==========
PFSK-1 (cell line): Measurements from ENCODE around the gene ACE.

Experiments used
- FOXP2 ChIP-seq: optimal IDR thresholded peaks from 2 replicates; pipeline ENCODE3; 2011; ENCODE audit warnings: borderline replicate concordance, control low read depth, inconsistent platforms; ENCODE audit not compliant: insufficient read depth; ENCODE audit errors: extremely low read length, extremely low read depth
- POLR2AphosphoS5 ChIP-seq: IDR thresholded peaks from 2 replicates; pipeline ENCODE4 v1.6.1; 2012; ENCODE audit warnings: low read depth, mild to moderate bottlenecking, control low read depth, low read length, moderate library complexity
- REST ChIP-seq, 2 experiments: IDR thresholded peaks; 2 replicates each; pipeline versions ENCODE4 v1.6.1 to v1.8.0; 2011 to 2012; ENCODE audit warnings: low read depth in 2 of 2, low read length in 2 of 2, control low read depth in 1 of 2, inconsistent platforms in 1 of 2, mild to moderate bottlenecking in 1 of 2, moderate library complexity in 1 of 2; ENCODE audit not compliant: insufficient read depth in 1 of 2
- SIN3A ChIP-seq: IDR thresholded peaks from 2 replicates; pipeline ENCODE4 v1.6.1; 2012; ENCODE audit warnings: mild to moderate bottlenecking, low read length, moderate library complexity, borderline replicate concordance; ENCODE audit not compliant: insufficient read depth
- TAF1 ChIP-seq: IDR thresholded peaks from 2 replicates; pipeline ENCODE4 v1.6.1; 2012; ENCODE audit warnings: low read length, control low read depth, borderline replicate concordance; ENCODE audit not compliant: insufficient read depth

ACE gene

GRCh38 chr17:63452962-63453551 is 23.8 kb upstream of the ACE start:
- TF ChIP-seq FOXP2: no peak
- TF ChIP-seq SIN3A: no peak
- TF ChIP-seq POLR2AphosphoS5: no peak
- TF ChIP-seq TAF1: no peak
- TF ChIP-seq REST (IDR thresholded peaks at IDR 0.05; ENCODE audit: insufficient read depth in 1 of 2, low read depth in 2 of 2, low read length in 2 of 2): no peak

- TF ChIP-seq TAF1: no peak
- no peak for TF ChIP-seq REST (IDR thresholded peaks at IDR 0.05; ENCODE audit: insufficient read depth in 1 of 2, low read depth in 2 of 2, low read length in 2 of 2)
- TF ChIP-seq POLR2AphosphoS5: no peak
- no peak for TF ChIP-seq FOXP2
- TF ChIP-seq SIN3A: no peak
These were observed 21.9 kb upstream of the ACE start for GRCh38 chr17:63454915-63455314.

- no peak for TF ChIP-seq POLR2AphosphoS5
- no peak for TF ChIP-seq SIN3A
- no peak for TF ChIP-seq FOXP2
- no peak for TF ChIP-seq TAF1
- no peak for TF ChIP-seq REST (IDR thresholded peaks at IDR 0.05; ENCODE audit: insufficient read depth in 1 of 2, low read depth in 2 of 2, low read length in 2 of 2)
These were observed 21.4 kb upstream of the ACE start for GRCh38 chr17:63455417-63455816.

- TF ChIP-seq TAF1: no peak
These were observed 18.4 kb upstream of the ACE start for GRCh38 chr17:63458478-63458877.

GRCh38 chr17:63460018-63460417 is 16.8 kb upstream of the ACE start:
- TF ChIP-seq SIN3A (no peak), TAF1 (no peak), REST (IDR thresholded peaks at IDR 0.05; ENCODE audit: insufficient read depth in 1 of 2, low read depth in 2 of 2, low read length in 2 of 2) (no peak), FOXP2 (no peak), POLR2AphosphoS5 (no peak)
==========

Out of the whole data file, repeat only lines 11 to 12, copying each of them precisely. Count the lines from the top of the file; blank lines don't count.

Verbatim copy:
- TF ChIP-seq SIN3A: no peak
- TF ChIP-seq POLR2AphosphoS5: no peak